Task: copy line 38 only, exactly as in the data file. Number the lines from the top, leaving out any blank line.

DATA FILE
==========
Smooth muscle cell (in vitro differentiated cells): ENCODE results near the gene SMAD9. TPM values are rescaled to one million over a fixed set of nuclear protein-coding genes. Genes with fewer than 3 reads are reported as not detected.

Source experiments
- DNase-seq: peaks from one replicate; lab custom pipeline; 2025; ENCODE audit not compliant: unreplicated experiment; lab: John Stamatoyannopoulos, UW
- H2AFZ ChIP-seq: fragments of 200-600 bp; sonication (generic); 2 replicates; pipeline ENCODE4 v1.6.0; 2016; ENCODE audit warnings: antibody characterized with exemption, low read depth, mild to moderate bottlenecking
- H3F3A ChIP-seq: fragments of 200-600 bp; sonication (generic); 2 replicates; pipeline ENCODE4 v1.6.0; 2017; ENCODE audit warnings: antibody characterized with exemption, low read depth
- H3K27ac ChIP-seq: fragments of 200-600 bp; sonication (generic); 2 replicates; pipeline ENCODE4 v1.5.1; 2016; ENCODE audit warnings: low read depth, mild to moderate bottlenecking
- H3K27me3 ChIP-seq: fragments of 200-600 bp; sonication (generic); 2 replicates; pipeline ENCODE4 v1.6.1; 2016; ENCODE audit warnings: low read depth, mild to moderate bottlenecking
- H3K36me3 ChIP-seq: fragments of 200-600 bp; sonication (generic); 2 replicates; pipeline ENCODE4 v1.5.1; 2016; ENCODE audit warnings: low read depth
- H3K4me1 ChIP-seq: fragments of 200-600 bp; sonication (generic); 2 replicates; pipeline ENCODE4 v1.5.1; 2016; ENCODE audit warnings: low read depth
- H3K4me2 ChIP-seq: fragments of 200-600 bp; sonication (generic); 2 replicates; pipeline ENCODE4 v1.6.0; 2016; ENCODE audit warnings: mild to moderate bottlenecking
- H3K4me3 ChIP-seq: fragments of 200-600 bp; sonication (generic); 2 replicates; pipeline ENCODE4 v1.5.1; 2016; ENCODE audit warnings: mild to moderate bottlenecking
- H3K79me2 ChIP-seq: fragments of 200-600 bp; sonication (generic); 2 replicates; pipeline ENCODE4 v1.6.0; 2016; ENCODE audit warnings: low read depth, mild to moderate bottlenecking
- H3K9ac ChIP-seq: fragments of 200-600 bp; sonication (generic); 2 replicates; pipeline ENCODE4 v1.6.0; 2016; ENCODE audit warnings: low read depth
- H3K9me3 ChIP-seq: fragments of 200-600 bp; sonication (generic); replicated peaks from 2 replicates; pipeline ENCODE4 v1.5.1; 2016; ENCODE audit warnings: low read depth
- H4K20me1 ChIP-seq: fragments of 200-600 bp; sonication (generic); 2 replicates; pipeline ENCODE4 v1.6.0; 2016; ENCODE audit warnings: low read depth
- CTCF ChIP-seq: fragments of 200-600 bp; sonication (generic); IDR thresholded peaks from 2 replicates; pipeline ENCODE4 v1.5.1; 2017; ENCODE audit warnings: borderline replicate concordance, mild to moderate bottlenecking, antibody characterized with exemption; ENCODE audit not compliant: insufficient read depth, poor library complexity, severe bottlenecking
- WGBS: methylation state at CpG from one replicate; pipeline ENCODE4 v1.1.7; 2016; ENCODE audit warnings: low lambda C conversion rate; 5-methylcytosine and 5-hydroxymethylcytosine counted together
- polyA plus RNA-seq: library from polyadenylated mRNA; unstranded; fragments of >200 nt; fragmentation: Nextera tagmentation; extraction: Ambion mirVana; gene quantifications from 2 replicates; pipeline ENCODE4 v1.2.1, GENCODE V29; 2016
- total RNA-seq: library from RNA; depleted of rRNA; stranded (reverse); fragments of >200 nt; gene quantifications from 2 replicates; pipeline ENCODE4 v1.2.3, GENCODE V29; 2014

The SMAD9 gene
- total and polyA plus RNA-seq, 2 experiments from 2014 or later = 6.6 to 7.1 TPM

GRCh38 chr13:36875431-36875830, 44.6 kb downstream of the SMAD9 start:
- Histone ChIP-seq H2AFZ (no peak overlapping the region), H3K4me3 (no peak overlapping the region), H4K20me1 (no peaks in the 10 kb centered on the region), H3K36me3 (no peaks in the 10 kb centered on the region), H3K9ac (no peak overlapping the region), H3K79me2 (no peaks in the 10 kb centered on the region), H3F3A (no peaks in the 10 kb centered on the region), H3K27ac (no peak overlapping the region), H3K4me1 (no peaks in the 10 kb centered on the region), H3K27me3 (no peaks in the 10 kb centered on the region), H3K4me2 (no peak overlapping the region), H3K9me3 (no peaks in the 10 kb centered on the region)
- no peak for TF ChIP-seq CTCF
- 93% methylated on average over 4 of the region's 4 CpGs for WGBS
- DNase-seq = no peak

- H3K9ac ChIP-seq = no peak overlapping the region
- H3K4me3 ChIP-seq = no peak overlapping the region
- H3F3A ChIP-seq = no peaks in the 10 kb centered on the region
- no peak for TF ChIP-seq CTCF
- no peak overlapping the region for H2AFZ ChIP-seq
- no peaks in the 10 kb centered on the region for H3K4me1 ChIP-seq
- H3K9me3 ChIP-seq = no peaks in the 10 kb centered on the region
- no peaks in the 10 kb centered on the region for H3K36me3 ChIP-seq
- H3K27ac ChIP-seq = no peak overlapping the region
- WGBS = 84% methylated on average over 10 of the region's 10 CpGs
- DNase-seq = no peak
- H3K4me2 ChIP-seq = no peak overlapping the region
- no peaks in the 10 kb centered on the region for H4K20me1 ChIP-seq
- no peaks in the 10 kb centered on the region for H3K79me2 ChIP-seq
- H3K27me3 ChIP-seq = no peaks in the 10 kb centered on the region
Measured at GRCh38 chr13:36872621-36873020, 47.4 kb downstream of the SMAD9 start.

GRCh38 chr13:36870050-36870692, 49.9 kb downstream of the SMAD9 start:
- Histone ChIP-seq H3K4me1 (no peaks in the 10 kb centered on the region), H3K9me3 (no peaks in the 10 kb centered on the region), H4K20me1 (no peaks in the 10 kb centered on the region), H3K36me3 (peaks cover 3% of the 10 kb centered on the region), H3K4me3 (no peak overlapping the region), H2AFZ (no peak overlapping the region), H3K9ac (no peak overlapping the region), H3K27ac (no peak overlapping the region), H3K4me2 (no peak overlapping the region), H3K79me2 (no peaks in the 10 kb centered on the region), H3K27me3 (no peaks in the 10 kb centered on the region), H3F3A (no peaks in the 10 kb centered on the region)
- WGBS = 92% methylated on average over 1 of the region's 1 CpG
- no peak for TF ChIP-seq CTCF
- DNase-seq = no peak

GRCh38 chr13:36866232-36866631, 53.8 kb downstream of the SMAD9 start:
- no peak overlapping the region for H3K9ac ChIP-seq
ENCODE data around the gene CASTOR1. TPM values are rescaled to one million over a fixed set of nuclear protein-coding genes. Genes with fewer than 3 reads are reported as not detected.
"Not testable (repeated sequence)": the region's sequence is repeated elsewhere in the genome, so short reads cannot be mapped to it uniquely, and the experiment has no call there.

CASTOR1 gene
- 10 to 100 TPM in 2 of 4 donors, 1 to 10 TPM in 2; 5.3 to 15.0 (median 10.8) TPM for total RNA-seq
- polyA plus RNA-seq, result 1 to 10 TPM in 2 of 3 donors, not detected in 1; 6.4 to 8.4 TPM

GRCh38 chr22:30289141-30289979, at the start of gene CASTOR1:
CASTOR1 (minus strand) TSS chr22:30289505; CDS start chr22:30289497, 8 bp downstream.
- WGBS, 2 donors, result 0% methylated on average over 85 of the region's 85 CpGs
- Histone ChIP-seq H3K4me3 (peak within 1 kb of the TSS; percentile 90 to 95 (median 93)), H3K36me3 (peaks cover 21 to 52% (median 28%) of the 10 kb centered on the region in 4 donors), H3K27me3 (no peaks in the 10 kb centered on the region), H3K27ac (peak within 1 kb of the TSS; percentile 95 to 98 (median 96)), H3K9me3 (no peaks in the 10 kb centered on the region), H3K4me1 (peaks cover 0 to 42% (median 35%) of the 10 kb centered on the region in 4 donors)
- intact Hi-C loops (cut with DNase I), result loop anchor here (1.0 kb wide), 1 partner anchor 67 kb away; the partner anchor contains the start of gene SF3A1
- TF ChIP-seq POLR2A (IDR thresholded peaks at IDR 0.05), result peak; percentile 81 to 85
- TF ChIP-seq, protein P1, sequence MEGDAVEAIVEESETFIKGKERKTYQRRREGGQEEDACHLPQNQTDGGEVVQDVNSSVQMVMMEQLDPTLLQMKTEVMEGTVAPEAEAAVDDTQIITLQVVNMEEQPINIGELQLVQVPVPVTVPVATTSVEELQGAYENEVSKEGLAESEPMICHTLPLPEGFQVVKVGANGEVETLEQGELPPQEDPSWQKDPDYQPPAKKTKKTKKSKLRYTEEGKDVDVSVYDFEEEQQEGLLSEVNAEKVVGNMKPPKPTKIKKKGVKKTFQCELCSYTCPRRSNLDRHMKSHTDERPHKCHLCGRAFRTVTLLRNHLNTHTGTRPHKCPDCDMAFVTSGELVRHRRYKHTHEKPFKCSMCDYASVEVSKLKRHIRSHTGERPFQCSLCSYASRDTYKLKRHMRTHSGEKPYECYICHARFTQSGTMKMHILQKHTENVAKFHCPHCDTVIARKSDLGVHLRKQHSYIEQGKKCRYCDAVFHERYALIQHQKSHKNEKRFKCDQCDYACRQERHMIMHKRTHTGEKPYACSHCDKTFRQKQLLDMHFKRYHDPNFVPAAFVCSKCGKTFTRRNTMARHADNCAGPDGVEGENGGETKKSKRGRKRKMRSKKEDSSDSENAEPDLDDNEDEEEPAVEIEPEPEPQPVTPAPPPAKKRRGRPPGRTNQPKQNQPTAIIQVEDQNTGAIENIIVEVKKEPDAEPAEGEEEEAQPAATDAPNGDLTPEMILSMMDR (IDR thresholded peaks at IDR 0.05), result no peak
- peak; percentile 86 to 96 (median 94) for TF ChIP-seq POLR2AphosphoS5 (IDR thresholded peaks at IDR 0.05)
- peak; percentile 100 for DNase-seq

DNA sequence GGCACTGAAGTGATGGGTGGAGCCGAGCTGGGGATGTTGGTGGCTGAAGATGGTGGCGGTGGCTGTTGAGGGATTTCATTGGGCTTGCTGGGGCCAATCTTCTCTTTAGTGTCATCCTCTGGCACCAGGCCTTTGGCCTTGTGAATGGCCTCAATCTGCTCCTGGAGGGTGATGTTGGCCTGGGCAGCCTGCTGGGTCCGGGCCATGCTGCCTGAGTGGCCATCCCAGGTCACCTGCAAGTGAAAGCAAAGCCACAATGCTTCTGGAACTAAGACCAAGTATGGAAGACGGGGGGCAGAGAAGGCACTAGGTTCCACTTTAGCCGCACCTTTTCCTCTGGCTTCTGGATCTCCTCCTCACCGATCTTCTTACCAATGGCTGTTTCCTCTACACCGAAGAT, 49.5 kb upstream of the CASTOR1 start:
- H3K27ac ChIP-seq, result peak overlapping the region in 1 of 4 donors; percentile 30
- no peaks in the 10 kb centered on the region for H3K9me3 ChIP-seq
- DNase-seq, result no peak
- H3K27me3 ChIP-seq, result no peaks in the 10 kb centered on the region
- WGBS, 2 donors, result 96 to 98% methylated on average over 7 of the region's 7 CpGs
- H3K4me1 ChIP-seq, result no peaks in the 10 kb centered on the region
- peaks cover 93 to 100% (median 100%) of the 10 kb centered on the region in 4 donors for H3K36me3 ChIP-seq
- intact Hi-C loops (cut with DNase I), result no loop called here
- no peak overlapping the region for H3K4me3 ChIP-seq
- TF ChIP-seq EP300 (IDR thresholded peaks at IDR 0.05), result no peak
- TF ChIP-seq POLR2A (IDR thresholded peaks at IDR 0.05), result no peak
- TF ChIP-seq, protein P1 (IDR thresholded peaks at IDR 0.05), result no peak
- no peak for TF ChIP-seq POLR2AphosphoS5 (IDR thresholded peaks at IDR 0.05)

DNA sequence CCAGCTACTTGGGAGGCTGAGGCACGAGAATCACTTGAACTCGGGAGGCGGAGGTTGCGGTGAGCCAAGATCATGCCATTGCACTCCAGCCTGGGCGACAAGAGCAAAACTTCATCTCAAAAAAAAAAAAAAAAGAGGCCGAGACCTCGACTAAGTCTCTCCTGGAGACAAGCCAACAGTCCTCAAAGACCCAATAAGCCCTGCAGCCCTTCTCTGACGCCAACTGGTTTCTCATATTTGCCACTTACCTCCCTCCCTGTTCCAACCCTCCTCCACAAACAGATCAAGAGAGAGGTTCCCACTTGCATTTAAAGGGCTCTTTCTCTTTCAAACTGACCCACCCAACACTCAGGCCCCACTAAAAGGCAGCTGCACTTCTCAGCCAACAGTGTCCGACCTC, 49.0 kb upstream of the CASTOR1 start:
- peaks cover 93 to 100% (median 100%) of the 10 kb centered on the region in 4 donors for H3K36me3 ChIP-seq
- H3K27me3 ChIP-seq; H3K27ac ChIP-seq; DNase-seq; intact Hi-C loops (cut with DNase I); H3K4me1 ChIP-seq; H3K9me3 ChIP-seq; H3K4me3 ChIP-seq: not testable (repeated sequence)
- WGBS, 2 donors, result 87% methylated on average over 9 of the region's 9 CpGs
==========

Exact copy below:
- H3K4me2 ChIP-seq = no peak overlapping the region